Gage County will not accept permits for wind or solar projects after a new moratorium was put in place Wednesday by the Gage County Board of Supervisors.
The board last approved a moratorium in January that’s set to expire July 15. It was initially put in place more than a year ago, and was extended this week to last through the end of 2021 as the planning and zoning commissions reevaluates the county’s regulation.
“The end of the current moratorium is coming up,” said County Board Chairman Erich Tiemann. “We won’t have the intended things done yet by the end of the moratorium so this would put a moratorium on wind and solar through Dec. 31.”
Planning and zoning has had numerous discussions regarding revisions to the wind regulations in Gage County. A public hearing is tentatively planned for July 22.
Following the public hearing, the commission would make a formal recommendation to the County Board, which would hold its own hearing before a final decision is reached.
The motion to extend a moratorium was passed 5-2, with board members Don Schuller and Gary Lytle voting in opposition.
“I feel like this is taking a long time and discussion wouldn’t end even if we discontinued the moratorium,” Schuller said. “We could begin accepting permit applications. I feel like the moratorium doesn’t need to be extended any longer.”
Lytle added that if a moratorium was put in place, it’s excessive to do so until the end of the year.
“At the very least it shouldn’t be until Dec. 31,” he said. “It should be a shorter time period. We need to get this done.”
Halting the permit process was initially driven by a proposal from a group of Gage County landowners to amend wind regulations. That proposal was approved last September to increase setback requirements from nonparticipating residences from 3/8 to one mile.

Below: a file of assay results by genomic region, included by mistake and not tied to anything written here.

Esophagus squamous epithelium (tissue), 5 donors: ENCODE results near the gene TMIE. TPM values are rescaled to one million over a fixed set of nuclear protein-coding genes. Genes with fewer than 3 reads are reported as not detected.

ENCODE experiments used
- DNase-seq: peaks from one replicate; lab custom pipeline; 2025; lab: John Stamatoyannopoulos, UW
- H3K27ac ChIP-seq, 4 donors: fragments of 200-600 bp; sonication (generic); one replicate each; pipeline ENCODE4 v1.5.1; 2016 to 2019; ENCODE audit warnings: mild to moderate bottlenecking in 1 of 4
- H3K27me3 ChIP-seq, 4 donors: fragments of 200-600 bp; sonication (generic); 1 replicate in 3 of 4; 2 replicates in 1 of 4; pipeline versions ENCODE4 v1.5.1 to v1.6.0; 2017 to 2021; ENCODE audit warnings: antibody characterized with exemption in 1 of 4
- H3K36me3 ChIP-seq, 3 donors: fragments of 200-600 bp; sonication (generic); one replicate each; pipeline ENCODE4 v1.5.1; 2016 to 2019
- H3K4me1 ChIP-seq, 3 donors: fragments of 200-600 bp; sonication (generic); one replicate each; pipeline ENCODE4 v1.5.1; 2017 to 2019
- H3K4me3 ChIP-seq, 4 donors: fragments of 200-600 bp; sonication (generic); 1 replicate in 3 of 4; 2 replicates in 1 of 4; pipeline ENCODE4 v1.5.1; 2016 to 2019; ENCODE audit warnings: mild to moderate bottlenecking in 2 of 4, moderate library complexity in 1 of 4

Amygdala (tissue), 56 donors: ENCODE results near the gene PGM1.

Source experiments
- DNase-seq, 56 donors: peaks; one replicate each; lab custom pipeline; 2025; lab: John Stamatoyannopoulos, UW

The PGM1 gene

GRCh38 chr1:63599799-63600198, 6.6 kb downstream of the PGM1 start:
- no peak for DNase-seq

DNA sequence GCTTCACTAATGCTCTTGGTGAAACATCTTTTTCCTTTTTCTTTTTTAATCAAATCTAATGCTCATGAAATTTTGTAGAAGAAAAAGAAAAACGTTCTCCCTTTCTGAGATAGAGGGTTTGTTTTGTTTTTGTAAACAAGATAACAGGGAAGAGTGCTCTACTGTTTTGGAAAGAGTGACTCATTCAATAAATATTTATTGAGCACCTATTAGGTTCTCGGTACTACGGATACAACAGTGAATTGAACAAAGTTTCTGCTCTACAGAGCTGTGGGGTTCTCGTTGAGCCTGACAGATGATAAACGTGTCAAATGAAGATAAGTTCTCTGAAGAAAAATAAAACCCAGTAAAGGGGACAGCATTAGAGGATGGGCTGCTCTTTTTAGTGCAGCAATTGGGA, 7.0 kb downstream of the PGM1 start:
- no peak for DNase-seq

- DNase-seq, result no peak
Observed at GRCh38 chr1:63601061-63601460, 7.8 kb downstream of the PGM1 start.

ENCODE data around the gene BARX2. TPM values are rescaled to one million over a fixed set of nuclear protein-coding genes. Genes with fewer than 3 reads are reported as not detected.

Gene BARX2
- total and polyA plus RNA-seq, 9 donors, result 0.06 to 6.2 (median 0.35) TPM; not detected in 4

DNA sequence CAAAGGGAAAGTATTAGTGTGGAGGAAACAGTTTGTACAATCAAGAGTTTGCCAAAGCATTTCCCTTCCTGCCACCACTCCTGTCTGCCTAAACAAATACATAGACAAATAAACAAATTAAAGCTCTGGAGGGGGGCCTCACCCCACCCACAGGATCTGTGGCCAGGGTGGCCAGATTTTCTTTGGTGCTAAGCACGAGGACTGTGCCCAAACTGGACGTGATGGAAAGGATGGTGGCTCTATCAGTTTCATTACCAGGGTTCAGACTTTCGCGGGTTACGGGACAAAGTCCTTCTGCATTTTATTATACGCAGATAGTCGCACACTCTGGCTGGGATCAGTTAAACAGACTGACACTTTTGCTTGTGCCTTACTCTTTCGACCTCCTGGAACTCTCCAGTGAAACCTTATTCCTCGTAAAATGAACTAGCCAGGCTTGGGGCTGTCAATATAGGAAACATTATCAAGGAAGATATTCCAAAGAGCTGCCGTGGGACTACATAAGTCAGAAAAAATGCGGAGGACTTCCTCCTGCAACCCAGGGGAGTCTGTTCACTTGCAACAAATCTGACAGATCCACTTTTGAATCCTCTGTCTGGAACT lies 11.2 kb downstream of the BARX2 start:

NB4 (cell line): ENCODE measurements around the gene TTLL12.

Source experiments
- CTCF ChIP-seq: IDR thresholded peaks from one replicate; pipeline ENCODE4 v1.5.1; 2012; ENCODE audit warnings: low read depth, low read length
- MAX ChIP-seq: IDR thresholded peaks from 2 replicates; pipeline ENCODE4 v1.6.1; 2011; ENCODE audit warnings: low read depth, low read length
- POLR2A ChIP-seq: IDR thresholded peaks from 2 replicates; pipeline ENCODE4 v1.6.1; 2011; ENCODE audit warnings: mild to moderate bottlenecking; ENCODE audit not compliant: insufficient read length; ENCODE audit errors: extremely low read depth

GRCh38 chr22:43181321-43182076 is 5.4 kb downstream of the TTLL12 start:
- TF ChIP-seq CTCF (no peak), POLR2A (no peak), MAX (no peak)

Nonparticipating residents are those who do not have contracts in place with a wind company. Changes how decibel levels were calculated and who conducts testing were also included in the amendment.
The push for change was largely driven by a proposal from NextEra Energy Resources to build a wind farm in northern Gage County.
Now, officials are continuing to look at regulations, including details in how setback requirements are calculated.
In other business:
* A liquor license was approved for a beer garden at the Gage County Fair from July 28-31. Fair organizers said proceeds from the beer garden allow the fair to be a free-admission event.
* The board is expected to consider a resolution at its next meeting regarding a Kansas Nebraska Heritage Plan that has been met with opposition from some members concerned it would infringe on property rights.
* The board approved a bid from Straight Line Striping out of Grand Island for a 33.9 mile project in Gage County. The highway striping contract was for $40,809.
* A special use permit was approved for a temporary asphalt plant in Paddock Township.
* Additional contracts were reached to continue the drug court program at a cost of $7,160 to the county, and also to extend the EMS service agreement for another year.
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